Kerala's deadly Nipah virus may not be linked to bats

Nipah virus claims another life in Kerala 9 others under observation

Kerala's deadly Nipah virus may not be linked to bats

The medical and health department in Hyderabad has launched a campaign to discourage people from going to Kerala for some time, till the dreaded Nipah virus comes under control. "One need not panic about Nipah, rather be cautious by taking proactive precautions like wearing gloves, masks, stringent washing of hands using soap", he said.

Health authorities in Telangana have isolated two patients suspected to be affected by Nipah virus and sent their blood samples to the National Institute of Virology, Pune for testing.

After reviewing the cases of all the patients who have lost their lives, the central high-level team of NCDC on Thursday in an official statement said that the Nipah virus disease is not a major outbreak and is only a local occurrence. The latest victim to the outbreak was 22-year-old Abin who was being treated at Baby Memorial Hospital in the city.

The virus spreads through close contact with people's secretions and excretions.

Health experts have been flown over to help contain the virus, which is listed alongside ebola and zika as one of eight priority diseases the World Health Organisation believes could cause a global epidemic. The vaccine is based on Nipah and Hendra virus technology that got its start more than 15 years ago by scientists at the Uniformed Services University of the Health Sciences and has already done through multiple preclinical trials. Human infections can result from contacts with infected pigs.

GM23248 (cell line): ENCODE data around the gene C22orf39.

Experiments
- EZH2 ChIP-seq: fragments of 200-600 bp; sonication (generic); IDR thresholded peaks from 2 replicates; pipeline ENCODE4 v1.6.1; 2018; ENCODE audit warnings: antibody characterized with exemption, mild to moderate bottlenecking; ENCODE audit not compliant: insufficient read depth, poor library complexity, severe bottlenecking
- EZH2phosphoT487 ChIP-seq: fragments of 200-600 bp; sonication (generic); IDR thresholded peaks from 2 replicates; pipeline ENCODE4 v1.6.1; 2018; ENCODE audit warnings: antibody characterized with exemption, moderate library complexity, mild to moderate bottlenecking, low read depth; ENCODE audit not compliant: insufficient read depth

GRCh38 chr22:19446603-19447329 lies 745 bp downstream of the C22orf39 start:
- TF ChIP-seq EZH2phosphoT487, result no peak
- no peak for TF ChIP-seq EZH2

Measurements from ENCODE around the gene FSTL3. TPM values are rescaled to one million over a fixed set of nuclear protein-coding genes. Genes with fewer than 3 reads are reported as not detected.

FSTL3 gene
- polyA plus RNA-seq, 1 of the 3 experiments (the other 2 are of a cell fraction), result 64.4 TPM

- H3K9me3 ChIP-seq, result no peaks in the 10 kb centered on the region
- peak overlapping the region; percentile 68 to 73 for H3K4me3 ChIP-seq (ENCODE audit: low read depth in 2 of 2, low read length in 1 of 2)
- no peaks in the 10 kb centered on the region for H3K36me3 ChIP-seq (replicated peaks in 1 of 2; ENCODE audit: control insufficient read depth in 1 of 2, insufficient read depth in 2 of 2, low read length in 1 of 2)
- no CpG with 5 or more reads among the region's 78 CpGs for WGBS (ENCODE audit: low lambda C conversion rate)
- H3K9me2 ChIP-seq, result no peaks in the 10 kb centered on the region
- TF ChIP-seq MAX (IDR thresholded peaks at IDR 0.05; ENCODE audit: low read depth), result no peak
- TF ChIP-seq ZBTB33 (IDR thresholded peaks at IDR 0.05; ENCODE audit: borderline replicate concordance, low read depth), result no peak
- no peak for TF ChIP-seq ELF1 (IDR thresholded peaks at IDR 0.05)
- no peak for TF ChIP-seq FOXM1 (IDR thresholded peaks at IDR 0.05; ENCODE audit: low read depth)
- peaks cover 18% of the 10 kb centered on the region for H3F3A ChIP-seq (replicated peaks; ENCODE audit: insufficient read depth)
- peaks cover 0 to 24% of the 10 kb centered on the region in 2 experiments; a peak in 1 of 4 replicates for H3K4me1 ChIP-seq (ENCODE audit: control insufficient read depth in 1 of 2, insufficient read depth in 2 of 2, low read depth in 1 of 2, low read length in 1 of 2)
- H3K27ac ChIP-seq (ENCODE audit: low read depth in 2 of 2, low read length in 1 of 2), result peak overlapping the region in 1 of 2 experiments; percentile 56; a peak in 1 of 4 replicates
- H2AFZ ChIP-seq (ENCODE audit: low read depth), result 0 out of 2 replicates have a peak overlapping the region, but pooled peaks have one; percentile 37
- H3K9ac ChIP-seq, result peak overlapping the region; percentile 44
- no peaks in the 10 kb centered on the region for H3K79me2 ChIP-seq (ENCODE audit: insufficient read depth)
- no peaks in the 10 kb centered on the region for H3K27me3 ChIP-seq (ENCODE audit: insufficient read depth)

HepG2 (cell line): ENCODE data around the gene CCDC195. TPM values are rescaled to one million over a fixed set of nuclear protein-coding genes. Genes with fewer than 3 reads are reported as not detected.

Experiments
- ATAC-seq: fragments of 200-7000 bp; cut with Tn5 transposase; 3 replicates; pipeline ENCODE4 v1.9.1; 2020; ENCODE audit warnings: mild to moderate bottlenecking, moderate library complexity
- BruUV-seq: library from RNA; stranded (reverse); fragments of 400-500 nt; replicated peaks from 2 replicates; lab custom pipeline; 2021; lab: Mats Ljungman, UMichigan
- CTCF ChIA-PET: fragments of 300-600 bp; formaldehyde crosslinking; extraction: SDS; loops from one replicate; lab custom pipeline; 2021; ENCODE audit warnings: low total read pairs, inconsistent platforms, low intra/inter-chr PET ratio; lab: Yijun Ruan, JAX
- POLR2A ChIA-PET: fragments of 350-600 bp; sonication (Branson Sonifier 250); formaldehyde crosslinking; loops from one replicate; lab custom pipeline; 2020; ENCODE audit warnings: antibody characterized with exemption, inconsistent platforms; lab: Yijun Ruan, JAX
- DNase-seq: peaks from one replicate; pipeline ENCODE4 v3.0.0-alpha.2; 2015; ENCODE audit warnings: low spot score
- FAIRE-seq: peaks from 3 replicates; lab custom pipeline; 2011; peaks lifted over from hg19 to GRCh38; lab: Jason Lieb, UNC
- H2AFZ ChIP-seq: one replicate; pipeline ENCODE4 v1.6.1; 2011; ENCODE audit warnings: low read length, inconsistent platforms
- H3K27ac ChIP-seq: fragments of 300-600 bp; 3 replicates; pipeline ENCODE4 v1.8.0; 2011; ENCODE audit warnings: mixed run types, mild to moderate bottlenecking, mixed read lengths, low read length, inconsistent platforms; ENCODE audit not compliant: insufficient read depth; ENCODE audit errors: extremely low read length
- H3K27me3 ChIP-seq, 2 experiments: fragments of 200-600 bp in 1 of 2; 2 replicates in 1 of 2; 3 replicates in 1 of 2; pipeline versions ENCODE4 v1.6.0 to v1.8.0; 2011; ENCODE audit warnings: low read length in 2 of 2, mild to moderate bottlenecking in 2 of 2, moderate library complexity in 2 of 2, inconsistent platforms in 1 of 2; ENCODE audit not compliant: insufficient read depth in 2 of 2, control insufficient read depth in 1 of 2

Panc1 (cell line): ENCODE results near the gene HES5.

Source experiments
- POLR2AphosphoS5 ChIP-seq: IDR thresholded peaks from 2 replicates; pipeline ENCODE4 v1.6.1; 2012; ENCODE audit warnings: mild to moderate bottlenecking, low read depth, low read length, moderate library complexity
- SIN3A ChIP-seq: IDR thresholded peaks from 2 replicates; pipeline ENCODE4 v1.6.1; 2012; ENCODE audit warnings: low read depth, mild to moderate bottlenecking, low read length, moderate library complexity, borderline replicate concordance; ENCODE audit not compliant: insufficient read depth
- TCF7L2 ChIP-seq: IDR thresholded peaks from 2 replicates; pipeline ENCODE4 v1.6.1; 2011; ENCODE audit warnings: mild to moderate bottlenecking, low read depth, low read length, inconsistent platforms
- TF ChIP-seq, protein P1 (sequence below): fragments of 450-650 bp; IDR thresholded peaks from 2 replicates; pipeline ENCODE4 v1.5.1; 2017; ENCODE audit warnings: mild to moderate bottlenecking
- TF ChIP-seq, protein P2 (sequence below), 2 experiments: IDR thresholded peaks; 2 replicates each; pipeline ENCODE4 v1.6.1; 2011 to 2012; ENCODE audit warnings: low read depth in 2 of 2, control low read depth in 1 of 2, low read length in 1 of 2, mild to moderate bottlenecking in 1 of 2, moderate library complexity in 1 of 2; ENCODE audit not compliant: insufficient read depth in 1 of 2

Dr Biju Mohan, consultant physician at Nirmala Hospital, Vellimadukunnu, said lack of an awareness session resulted in people worrying to step out of their homes.

Nipah virus is a newly emerging disease that can cause serious harm to both humans and animals.

The motor vehicles department here has warned bus and autorickshaw owners of strict action if they decline hospital staff a ride fearing Nipah virus.

The current understanding of Nipah virus so far is that the virus first attacks the respiratory system, and then spreads to the nervous system and the brain.

In India the disease was first reported in eastern West Bengal state in 2001. As this happened, more people with symptoms of fever and neurological symptoms began to be admitted to hospitals. "People have been advised to keep a distance from bats and pigs".

Headache, dizziness, nausea, drowsiness, fever (lasts up-to four to five days) and confusion are some of the common signs and symptoms of the deadly disease.

Liverpool legend Lawrenson urges Salah to undergo immediate surgery
Nipah virus alert in Bihar